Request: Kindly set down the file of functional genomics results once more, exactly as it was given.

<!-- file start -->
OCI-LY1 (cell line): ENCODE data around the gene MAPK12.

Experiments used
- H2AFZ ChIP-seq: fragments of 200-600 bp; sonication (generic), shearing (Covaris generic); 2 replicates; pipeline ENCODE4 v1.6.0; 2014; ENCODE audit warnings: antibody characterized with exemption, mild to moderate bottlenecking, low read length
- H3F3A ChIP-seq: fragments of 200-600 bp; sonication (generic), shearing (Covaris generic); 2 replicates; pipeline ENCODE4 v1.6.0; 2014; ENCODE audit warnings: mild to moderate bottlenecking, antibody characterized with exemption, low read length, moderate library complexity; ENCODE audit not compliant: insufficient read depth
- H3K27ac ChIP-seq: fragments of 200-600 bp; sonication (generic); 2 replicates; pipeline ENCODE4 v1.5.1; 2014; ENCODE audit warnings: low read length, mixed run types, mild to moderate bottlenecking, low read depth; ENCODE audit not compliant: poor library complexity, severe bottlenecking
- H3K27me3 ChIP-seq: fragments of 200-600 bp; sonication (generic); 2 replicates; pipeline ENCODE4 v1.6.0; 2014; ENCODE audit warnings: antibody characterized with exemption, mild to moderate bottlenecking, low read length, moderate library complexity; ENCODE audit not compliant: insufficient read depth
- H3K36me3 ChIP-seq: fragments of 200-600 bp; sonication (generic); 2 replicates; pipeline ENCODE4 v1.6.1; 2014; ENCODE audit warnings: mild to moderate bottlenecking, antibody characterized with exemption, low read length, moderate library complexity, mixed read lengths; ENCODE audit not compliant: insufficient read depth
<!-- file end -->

OCI-LY1 (cell line): ENCODE data around the gene MAPK12.

Experiments used
- H2AFZ ChIP-seq: fragments of 200-600 bp; sonication (generic), shearing (Covaris generic); 2 replicates; pipeline ENCODE4 v1.6.0; 2014; ENCODE audit warnings: antibody characterized with exemption, mild to moderate bottlenecking, low read length
- H3F3A ChIP-seq: fragments of 200-600 bp; sonication (generic), shearing (Covaris generic); 2 replicates; pipeline ENCODE4 v1.6.0; 2014; ENCODE audit warnings: mild to moderate bottlenecking, antibody characterized with exemption, low read length, moderate library complexity; ENCODE audit not compliant: insufficient read depth
- H3K27ac ChIP-seq: fragments of 200-600 bp; sonication (generic); 2 replicates; pipeline ENCODE4 v1.5.1; 2014; ENCODE audit warnings: low read length, mixed run types, mild to moderate bottlenecking, low read depth; ENCODE audit not compliant: poor library complexity, severe bottlenecking
- H3K27me3 ChIP-seq: fragments of 200-600 bp; sonication (generic); 2 replicates; pipeline ENCODE4 v1.6.0; 2014; ENCODE audit warnings: antibody characterized with exemption, mild to moderate bottlenecking, low read length, moderate library complexity; ENCODE audit not compliant: insufficient read depth
- H3K36me3 ChIP-seq: fragments of 200-600 bp; sonication (generic); 2 replicates; pipeline ENCODE4 v1.6.1; 2014; ENCODE audit warnings: mild to moderate bottlenecking, antibody characterized with exemption, low read length, moderate library complexity, mixed read lengths; ENCODE audit not compliant: insufficient read depth